Health department wants details of medical aid members to be stored in central government database
\n Katharine Child | 2017-01-23 18:08:43.0\n \n \n \n \n\n\n\n\n\n\n\n\n\n \n\n \n\n\n \n \n
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\n \n \n \n Medical equipment, a stethoscope and book.\n \n \n \n
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\n The Department of Health has asked medical aids to pass on the names and addresses of all their members for use in a central government database.\n
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The Democratic Alliance’s spokesman on health‚ Wilmot James‚ said this request was a breach of the Constitutional right to privacy and the government had no right to each member’s personal information.
The Council for Medical Schemes‚ which regulates medical aids‚ in July made a presentation explaining to schemes why it wanted this data. The Times has seen the presentation‚ which explains the data would help the government bill some medical aid members who currently use state hospitals and clinics for free.
The Department of Health also wants a single list of every patient in the country to be held on a central database as part of National Health Insurance‚ according to the presentation.
The Department of Health wants information on what medical aid option each person is on and what the relationship between the main member and their beneficiaries are. James said: “The state has no right to our personal information and the Council for Medical Schemes has no business in providing it. It cannot be that national government asks a national institution to break our own laws.”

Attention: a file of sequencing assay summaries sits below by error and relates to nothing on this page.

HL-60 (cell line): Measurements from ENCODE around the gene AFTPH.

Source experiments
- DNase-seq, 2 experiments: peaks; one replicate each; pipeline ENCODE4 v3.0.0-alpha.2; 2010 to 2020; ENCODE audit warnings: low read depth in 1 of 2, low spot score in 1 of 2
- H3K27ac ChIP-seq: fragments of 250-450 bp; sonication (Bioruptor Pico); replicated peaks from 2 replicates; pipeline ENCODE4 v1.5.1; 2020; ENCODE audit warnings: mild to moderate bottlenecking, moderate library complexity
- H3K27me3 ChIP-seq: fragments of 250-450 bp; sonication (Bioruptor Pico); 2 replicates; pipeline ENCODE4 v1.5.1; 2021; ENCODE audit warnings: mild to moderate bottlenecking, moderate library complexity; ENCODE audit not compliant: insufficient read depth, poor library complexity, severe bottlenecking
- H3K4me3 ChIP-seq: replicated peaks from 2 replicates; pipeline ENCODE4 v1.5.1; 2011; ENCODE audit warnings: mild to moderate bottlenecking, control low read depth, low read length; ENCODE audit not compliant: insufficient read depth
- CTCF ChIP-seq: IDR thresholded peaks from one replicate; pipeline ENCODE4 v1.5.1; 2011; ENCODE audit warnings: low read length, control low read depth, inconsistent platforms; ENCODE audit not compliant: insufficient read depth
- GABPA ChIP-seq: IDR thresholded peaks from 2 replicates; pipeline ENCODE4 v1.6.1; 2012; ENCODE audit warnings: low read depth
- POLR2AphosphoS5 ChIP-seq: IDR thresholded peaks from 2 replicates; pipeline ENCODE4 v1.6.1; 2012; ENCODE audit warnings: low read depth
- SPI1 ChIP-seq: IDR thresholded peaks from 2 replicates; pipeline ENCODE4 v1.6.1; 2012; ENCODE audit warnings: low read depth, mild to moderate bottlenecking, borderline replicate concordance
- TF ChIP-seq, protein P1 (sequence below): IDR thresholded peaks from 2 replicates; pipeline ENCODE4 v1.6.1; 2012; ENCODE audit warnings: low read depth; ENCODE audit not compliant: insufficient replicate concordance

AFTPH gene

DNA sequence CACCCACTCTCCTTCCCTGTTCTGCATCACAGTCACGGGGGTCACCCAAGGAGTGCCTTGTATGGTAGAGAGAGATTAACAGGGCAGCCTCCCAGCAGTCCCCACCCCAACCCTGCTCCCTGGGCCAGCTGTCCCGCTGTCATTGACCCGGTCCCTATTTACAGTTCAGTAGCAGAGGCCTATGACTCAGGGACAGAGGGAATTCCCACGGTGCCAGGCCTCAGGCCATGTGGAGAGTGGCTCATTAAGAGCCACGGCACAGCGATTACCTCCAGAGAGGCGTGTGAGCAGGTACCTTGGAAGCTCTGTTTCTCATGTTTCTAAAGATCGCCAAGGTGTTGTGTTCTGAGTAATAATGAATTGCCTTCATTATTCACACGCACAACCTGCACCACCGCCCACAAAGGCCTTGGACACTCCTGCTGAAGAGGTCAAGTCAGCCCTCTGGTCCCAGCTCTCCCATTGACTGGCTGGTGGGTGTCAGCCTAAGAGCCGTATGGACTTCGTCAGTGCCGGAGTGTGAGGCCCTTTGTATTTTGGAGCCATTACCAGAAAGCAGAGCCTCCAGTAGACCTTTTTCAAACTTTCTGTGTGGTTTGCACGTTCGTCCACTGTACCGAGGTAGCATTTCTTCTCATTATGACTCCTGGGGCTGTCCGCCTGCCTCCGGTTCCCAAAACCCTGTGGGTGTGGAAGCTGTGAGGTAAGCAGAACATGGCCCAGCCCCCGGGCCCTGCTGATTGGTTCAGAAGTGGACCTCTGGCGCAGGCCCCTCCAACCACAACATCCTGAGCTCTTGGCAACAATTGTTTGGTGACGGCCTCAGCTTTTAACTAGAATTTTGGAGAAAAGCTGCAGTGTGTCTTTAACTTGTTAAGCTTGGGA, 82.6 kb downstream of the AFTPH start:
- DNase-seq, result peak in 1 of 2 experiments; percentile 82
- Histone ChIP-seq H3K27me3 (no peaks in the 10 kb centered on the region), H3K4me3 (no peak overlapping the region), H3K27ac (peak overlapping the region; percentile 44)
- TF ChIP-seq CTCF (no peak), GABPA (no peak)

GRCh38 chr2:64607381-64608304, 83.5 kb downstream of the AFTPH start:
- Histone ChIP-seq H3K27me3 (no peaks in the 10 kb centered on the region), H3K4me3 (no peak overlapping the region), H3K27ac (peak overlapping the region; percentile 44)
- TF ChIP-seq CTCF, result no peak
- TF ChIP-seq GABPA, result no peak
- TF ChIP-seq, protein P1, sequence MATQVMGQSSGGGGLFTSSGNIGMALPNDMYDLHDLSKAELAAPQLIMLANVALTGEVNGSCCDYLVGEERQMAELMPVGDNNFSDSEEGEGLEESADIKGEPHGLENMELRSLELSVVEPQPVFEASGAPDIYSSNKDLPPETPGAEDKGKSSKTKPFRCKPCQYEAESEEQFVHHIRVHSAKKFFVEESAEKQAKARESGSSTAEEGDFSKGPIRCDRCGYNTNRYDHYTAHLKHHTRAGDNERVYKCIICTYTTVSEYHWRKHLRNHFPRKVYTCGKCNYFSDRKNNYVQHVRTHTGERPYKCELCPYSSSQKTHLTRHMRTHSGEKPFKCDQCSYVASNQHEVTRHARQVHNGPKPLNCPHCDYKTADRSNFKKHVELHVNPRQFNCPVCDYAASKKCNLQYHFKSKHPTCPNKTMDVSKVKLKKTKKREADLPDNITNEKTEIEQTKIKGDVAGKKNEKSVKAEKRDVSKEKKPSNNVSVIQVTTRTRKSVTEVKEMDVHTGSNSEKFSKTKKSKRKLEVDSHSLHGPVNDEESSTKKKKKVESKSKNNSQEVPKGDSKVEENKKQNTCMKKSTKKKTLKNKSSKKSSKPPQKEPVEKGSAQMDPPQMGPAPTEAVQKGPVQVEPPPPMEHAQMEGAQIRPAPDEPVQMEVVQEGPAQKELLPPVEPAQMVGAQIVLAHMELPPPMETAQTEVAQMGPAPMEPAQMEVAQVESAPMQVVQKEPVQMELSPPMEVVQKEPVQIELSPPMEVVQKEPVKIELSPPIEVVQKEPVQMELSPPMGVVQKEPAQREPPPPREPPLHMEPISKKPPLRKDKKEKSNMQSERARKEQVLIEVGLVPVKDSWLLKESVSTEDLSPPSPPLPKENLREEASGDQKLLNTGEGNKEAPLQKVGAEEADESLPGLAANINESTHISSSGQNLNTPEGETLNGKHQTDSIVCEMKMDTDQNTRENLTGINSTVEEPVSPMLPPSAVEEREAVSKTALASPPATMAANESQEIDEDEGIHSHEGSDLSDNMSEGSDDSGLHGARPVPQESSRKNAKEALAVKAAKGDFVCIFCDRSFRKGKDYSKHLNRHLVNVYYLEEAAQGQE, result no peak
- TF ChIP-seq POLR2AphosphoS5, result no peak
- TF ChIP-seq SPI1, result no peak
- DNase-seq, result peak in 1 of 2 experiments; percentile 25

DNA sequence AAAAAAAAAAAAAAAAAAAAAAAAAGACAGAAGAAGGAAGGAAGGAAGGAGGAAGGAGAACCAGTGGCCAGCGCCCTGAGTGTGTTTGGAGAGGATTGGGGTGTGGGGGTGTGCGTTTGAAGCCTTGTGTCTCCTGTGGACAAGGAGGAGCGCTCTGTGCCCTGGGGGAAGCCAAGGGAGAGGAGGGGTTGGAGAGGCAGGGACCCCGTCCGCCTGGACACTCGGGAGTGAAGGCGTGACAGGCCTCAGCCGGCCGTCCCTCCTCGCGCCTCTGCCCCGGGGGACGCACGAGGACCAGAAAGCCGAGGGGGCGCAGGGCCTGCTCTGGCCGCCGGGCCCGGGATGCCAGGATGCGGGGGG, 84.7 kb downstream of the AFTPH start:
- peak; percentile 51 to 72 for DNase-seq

The DA has said it knows at least some medical aids have refused to provide it‚ but others have passed it on to the council.
Werksmans Attorney Neil Kirby said the department of health may have trouble enforcing this request as it contradicted a provision in the Medical Schemes Act.
“Section 60(2) of the Medical Schemes Act‚ 1998 prohibits any person from disclosing information about the affairs of a medical scheme unless it is done in terms of his or her duties in terms of the Act or as a witness before a court.”
Spokesman for the Department of Health Joe Maila said: “Firstly‚ the registry is not to collect personal or private information as the DA claims‚ but to ensure that the public sector is able to identify medical scheme members so that their scheme can be billed for services rendered in the public sector. “
He said the information such as which options members are choosing and the ages and geographic distrubution of members was solely for research purposes and would be anonymised.
Maila hit back at medical schemes that wouldn’t provide the data.
“We are aware that some schemes do not want this information to be available neither to the department or the public. They have a lot to hide. They go around mobilising proxies to fight this battle for them. We are the last to act unethically in respect to patient confidentiality because we are the custodians of that.”
The two largest medical aid schemes Government Employee Medical Aid Scheme and Discovery Health Medical Aid Scheme were unable to comment at time of going to print.
-TMG Digital/The Times
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